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September 22, 2014 / 27 Elul, 5774
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Kasher My Kitchen

Taste is everything. If the taste of chametz has been absorbed into a cooking vessel, such a vessel may not be used on Pesach unless it undergoes koshering, the halachically prescribed way of expelling the flavor of forbidden food such as non-kosher foods, meat and milk mixtures or chametz on Pesach from utensils and restoring them for use.

The manner in which the utensil absorbs the forbidden flavor is the manner in which it must be kashered. Accordingly, utensils that have absorbed forbidden flavors while in direct contact with fire – such as spits, barbecue grills and baking tins – must be kashered by direct contact with fire until they become red hot. This process, which is the most powerful form of kashering, is known as libun.

Utensils that have absorbed forbidden flavors through water in which forbidden foods were cooked must be koshered by immersing them in a larger vessel, such as a cauldron containing boiling water. This process of kashering is known as hagalah. A vessel into which chametz was poured from a pot on the fire but was never directly on the flame itself, such as a cereal bowl or a spoon used to stir cereal in such bowl, is known as a keli sheni. A keli sheni can be kashered by pouring boiling water over it, without actually immersing it in the boiling cauldron. This process is known as irui.

Vessels that were used for cold foods or liquids are kashered by simply cleaning them out and washing them, a process known as shetifah. The kashering method can always be stepped up but can never be stepped down. Accordingly, as an alternative method to hagalah, one could kasher silverware or pots and pans by heating them with a blowtorch to a temperature hot enough to ignite straw, if it were placed on the heated surface. This process is known as libun kal. Similarly, as an alternative to irui, one could kasher a keli sheni by means of hagalah.

One may not, however, substitute libun with hagalah. Accordingly, one cannot kasher a spit or barbecue grill, or anything else that absorbed the forbidden flavor through fire by the process of hagalah. Neither is it effective to substitute hagalah with irui. Therefore the process of irui cannot be used to kasher a vessel that absorbed the forbidden flavor through water in which the forbidden foods were cooked.

In practice, hagalah is also used for a keli sheni unless the utensil would be destroyed or damaged by the heat. Utensils made of wood, stone, marble, gold, silver, copper, lead, aluminum, steel, stainless steel and leather can all be kashered by the process of hagalah. Earthenware, china, porcelain or enamel utensils cannot be kashered at all.

Glass is controversial. According to one opinion, glass does not have to be kashered at all because its surface is so smooth that it cannot absorb any flavor. Another opinion maintains exactly the opposite. Glass cannot be kashered or used at all on Pesach because it is made of sand and halachically is considered earthenware.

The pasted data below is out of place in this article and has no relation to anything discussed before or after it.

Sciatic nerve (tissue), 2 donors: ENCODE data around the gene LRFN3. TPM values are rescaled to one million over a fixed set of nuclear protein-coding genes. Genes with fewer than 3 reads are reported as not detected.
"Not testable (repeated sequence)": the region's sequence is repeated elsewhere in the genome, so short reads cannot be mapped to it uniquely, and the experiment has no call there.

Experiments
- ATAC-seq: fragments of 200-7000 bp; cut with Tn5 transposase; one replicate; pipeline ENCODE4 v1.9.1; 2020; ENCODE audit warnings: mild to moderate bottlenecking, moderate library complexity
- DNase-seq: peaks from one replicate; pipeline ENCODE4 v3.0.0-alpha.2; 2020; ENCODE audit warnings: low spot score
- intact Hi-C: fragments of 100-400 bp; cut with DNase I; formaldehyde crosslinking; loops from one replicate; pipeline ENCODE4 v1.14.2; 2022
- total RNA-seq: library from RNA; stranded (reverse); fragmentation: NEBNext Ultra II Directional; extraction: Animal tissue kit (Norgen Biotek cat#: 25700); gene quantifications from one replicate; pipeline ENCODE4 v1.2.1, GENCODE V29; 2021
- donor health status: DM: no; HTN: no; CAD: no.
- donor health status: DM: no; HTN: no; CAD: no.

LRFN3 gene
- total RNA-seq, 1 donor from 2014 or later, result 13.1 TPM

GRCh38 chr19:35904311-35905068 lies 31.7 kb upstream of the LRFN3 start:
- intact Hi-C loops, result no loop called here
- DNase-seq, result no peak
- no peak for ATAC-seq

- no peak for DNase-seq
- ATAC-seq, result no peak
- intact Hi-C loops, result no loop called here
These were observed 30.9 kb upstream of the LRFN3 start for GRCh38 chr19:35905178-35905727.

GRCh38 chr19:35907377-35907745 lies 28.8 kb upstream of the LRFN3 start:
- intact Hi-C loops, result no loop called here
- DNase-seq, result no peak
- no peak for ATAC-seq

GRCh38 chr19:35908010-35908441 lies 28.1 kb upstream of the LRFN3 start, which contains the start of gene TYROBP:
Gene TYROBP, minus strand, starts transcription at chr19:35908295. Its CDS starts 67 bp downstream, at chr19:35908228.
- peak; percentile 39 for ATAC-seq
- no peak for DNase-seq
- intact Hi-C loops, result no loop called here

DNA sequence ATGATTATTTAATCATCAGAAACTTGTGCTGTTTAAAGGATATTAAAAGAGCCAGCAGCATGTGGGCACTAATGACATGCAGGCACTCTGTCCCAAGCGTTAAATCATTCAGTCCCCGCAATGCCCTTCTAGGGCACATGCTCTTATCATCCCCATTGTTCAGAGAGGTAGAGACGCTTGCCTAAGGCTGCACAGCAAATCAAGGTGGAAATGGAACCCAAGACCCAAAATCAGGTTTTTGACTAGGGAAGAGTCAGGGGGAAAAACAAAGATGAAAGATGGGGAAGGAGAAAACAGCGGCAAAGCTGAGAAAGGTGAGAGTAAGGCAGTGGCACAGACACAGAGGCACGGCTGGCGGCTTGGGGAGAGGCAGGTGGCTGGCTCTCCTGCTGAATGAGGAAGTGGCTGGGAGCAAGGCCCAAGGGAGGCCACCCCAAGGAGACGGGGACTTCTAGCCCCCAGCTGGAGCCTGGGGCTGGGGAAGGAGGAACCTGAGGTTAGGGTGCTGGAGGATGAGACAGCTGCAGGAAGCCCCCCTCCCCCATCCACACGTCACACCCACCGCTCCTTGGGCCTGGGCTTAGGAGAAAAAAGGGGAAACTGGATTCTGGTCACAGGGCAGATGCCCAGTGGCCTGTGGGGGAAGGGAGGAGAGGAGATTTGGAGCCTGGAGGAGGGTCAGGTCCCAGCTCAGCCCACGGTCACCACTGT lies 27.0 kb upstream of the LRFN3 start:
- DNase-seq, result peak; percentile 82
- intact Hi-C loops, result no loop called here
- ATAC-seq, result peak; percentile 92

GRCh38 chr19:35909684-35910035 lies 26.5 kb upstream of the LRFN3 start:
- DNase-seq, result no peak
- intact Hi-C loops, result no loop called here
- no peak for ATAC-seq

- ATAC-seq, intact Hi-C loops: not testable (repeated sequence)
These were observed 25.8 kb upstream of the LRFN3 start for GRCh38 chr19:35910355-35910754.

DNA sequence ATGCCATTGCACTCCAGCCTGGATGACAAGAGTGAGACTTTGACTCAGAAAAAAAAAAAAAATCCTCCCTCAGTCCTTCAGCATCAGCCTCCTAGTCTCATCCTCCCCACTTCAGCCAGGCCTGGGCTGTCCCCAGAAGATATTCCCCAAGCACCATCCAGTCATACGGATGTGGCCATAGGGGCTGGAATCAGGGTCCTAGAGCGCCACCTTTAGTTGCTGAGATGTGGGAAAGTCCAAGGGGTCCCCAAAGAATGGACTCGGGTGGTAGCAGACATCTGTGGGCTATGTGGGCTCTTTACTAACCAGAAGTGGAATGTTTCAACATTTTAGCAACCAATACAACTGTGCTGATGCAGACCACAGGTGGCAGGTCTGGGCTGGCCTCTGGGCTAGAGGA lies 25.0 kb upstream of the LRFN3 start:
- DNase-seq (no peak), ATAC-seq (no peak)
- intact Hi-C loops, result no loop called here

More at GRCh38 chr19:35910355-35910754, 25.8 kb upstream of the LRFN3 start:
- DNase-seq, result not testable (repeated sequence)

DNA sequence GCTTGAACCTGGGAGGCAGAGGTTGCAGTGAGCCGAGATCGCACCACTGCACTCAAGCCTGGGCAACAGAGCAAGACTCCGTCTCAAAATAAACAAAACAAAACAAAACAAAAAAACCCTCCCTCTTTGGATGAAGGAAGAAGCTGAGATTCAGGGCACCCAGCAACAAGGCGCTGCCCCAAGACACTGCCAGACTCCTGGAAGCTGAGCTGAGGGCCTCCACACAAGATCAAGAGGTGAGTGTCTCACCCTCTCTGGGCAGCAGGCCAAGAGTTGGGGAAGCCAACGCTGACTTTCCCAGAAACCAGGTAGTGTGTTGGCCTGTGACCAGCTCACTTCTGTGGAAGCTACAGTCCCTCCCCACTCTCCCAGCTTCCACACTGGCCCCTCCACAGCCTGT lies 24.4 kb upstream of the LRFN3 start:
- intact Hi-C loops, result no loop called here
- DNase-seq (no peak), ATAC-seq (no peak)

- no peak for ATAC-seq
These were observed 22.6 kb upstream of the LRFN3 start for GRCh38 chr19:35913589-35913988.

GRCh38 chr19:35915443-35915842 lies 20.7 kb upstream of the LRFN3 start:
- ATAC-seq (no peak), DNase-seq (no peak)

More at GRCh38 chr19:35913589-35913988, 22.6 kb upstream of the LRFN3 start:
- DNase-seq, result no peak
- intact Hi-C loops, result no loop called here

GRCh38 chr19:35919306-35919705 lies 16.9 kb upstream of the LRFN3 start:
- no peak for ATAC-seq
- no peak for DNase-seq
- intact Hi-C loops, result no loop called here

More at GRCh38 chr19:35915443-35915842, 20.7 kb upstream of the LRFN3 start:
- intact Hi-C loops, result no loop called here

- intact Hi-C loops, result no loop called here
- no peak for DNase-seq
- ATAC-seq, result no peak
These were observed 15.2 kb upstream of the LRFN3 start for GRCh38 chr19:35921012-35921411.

There is a third opinion that maintains glass has the halachic status of metal and can be kashered. According to this third opinion, how does one kasher glass without breaking it? If the glass never contained hot liquids, it can be kashered by simply cleaning and rinsing it. If it was only occasionally used for hot liquids, there is a halachic debate as to whether it can be kashered. According to the Shulchan Aruch, if it was mostly used for cold liquids it can be kashered with shetifah. According to the Remah, however, if it was occasionally used for hot liquids, it must undergo hagalah and if hagalah would destroy it, it cannot be kashered at all. This is why many Ashkenazi families buy new glassware for Pesach. Others have the custom to kasher glass by the process known as milui veirui. This process requires the glassware to be entirely immersed in cold water for 72 hours provided the water is changed every 24 hours.

With these principals in mind, what can we kasher in the kitchen? Plastic and nylon materials are the subjects of halachic debate. According to Rav Moshe Feinstein, synthetic materials made of chemical mixtures such as plastic and nylon cannot be kashered for Pesach. According to other opinions, plastic or nylon vessels may be kashered. This can be done either by the process of hagalah or, if that would damage the vessel, by the dual process of immersing it in hot water off the fire and then by the procedure of milui veirui.

About the Author: Raphael Grunfeld’s book, “Ner Eyal on Seder Moed” (distributed by Mesorah) is available at OU.org and your local Jewish bookstore. His new book, “Ner Eyal on Seder Nashim & Nezikin,” will be available shortly.


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